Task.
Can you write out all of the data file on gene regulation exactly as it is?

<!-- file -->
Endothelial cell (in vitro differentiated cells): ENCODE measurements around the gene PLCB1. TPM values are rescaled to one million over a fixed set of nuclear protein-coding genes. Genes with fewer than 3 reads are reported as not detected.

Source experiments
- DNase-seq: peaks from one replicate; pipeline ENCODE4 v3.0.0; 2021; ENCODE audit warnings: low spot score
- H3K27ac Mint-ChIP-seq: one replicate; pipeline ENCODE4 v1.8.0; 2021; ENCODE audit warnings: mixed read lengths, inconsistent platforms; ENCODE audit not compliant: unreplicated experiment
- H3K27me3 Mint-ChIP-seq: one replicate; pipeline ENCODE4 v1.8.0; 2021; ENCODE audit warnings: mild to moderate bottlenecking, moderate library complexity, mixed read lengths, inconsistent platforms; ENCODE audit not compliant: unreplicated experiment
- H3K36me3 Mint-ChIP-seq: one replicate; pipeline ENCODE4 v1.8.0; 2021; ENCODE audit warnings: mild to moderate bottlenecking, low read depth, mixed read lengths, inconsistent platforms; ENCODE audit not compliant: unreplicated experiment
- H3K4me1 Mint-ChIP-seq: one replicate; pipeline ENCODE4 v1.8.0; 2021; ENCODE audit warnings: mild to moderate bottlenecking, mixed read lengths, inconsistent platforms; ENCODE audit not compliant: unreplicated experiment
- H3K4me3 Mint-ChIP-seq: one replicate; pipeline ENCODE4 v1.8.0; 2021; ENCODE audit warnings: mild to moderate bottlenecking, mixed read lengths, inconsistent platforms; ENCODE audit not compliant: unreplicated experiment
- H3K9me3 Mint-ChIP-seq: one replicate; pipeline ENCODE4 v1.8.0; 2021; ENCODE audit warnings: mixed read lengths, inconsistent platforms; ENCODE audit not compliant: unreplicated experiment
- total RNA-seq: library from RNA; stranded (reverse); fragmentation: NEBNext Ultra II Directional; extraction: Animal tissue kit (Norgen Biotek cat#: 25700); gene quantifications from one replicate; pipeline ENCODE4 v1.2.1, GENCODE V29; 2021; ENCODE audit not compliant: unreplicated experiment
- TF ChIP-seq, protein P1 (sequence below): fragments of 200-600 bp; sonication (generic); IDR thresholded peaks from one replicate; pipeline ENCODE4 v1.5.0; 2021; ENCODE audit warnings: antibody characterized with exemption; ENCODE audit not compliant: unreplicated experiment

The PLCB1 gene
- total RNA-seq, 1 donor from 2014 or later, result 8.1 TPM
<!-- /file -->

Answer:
Endothelial cell (in vitro differentiated cells): ENCODE measurements around the gene PLCB1. TPM values are rescaled to one million over a fixed set of nuclear protein-coding genes. Genes with fewer than 3 reads are reported as not detected.

Source experiments
- DNase-seq: peaks from one replicate; pipeline ENCODE4 v3.0.0; 2021; ENCODE audit warnings: low spot score
- H3K27ac Mint-ChIP-seq: one replicate; pipeline ENCODE4 v1.8.0; 2021; ENCODE audit warnings: mixed read lengths, inconsistent platforms; ENCODE audit not compliant: unreplicated experiment
- H3K27me3 Mint-ChIP-seq: one replicate; pipeline ENCODE4 v1.8.0; 2021; ENCODE audit warnings: mild to moderate bottlenecking, moderate library complexity, mixed read lengths, inconsistent platforms; ENCODE audit not compliant: unreplicated experiment
- H3K36me3 Mint-ChIP-seq: one replicate; pipeline ENCODE4 v1.8.0; 2021; ENCODE audit warnings: mild to moderate bottlenecking, low read depth, mixed read lengths, inconsistent platforms; ENCODE audit not compliant: unreplicated experiment
- H3K4me1 Mint-ChIP-seq: one replicate; pipeline ENCODE4 v1.8.0; 2021; ENCODE audit warnings: mild to moderate bottlenecking, mixed read lengths, inconsistent platforms; ENCODE audit not compliant: unreplicated experiment
- H3K4me3 Mint-ChIP-seq: one replicate; pipeline ENCODE4 v1.8.0; 2021; ENCODE audit warnings: mild to moderate bottlenecking, mixed read lengths, inconsistent platforms; ENCODE audit not compliant: unreplicated experiment
- H3K9me3 Mint-ChIP-seq: one replicate; pipeline ENCODE4 v1.8.0; 2021; ENCODE audit warnings: mixed read lengths, inconsistent platforms; ENCODE audit not compliant: unreplicated experiment
- total RNA-seq: library from RNA; stranded (reverse); fragmentation: NEBNext Ultra II Directional; extraction: Animal tissue kit (Norgen Biotek cat#: 25700); gene quantifications from one replicate; pipeline ENCODE4 v1.2.1, GENCODE V29; 2021; ENCODE audit not compliant: unreplicated experiment
- TF ChIP-seq, protein P1 (sequence below): fragments of 200-600 bp; sonication (generic); IDR thresholded peaks from one replicate; pipeline ENCODE4 v1.5.0; 2021; ENCODE audit warnings: antibody characterized with exemption; ENCODE audit not compliant: unreplicated experiment

The PLCB1 gene
- total RNA-seq, 1 donor from 2014 or later, result 8.1 TPM